The Wednesday before and the Sunday after Thanksgiving are traditionally the highest-volume traffic days of the year. Dr. Thomas Tallman of the Cleveland Clinic related a sad story from earlier in his career that actually took place on Thanksgiving day.
An elderly woman, just arrived from the U.K., was driving to her son's house hoping to surprise him. Accustomed to driving on the left, she was in the wrong lane on the highway and smashed head on into another car. "She did not survive," Tallman said.
And the driver of the other car? It was the woman's son who was running a quick errand. He was not seriously injured, but "I have never felt so badly as I did [explaining] to him and his family what had happened," Tallman said.
Dr. Vincent Mosesso Jr. of the University of Pittsburgh said the interaction of family and holiday sometimes is beneficial.
"During the holidays many persons are cajoled, or even forced, to come to [the emergency department] by family (or friends) who haven't seen them in a long time," he told MedPage Today and ABC News in an email. "The person often seems much worse to the visitor than when last seen and there is concern for acute illness or serious deterioration of chronic disease."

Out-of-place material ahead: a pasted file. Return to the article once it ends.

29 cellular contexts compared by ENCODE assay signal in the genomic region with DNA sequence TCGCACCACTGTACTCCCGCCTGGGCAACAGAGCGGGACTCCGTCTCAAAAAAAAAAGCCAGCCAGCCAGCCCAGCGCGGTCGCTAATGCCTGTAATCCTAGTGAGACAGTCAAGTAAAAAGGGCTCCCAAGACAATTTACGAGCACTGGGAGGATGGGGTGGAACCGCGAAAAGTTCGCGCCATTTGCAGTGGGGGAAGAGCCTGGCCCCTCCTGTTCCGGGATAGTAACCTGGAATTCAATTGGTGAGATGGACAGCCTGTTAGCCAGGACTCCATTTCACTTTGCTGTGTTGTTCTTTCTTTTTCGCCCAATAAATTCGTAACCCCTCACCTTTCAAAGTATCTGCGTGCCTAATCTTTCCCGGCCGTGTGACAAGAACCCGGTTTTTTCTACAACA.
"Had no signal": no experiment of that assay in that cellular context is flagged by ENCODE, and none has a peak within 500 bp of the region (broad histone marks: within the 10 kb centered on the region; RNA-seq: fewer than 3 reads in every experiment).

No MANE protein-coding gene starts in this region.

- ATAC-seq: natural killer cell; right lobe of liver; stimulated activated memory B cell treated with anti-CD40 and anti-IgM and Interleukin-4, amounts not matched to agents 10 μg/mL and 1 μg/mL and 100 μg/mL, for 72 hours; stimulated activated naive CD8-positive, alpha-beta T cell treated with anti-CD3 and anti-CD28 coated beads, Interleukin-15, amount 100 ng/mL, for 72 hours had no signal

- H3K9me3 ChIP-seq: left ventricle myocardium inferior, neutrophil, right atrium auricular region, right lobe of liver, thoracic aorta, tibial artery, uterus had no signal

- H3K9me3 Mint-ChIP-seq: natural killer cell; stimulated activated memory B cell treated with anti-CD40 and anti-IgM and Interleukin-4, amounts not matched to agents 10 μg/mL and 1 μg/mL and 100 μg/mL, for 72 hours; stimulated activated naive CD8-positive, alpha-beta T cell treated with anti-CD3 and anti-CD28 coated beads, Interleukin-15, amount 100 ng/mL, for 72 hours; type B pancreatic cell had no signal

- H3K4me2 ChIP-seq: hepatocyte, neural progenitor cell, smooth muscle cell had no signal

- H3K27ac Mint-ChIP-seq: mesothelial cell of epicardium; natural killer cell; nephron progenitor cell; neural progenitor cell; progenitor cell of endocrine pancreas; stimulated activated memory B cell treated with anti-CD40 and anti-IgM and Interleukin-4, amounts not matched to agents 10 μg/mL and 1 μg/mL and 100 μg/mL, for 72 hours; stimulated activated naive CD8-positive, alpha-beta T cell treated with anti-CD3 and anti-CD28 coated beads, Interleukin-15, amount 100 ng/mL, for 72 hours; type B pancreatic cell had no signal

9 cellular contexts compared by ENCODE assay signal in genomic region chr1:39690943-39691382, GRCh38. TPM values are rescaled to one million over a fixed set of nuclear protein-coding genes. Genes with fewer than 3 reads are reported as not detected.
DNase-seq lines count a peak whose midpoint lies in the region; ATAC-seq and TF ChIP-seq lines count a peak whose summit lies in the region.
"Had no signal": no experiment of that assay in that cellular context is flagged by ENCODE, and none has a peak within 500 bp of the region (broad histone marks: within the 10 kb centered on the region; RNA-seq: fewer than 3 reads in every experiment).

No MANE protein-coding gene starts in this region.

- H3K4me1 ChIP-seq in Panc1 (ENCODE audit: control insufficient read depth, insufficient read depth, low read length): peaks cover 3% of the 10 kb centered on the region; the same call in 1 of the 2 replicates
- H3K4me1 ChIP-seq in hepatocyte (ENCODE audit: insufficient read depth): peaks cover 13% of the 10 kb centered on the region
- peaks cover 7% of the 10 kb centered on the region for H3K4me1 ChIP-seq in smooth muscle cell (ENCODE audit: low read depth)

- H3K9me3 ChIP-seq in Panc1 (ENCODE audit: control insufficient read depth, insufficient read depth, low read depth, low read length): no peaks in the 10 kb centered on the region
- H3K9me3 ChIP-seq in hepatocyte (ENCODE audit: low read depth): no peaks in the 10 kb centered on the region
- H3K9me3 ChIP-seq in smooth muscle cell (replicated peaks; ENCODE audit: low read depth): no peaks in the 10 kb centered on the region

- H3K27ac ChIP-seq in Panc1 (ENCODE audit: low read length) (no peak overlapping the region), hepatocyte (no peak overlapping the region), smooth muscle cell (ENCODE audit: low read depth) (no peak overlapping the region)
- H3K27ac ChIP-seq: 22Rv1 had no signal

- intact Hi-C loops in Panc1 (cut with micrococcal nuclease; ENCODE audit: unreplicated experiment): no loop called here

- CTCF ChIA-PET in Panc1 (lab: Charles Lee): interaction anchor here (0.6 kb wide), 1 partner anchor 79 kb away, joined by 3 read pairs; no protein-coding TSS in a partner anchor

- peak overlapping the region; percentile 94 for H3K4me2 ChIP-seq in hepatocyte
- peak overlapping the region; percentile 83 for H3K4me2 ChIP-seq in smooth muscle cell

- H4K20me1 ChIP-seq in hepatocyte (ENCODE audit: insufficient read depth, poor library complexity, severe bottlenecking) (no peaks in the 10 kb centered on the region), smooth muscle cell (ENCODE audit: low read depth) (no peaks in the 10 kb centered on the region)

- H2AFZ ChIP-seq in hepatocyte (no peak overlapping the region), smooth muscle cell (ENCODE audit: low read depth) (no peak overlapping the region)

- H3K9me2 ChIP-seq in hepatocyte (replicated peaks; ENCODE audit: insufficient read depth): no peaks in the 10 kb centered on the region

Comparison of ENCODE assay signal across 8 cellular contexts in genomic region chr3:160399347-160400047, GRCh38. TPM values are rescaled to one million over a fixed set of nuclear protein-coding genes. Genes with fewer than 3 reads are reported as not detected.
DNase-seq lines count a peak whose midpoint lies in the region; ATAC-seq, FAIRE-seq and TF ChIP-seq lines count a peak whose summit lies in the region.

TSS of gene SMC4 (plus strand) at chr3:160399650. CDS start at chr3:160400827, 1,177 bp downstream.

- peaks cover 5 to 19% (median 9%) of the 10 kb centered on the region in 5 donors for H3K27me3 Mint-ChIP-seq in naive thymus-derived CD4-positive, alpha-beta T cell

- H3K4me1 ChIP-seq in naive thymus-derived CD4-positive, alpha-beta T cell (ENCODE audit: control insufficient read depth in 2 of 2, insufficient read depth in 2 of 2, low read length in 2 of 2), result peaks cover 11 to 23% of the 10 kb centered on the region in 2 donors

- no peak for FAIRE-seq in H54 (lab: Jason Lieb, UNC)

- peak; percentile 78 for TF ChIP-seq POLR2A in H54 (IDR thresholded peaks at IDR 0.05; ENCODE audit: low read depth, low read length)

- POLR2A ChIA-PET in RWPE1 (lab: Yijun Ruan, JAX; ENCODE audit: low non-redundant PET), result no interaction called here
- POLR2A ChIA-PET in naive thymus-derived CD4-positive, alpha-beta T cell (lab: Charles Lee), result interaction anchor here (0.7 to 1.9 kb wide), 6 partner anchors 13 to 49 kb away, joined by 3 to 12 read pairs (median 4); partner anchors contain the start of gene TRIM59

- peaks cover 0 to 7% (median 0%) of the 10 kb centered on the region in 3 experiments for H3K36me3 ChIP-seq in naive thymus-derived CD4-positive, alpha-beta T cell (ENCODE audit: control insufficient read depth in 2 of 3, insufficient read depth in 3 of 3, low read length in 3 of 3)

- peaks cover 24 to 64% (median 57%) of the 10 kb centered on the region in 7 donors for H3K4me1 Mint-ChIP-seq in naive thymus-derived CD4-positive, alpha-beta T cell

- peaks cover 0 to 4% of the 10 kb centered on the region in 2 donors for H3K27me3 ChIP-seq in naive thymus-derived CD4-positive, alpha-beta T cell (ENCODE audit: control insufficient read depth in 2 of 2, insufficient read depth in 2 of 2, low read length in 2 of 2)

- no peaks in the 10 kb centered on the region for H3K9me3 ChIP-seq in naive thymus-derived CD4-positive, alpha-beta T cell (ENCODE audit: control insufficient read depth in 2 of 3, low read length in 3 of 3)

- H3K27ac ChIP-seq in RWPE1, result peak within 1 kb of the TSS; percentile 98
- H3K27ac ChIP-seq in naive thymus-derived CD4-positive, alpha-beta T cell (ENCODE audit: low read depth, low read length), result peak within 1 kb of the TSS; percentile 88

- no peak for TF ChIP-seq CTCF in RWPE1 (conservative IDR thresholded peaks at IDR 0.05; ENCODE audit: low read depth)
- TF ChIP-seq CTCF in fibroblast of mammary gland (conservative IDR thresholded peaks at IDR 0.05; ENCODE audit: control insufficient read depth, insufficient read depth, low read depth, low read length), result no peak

This may be an overreaction or may reflect the relative's guilt at not visiting more often. But "sometimes there are real issues that do need to be addressed," Mosesso added.
He recalled one older woman who was brought in with "a large, deep, gangrenous ulcer in a breast." Not only was it infected but it was related to a malignant tumor.
"If that had gone much longer she would have become septic and most likely died. So that was one case where the out-of-town relative visit did save the day."
Recommendations from emergency physicians for next year's Thanksgiving were simple and straightforward:
Eat and drink in moderation
Drive carefully and defensively
Be extra careful with knifes and other sharp implements. "Buy bagels pre-sliced," Tallman advised.
Now the key will be remembering them for a whole year.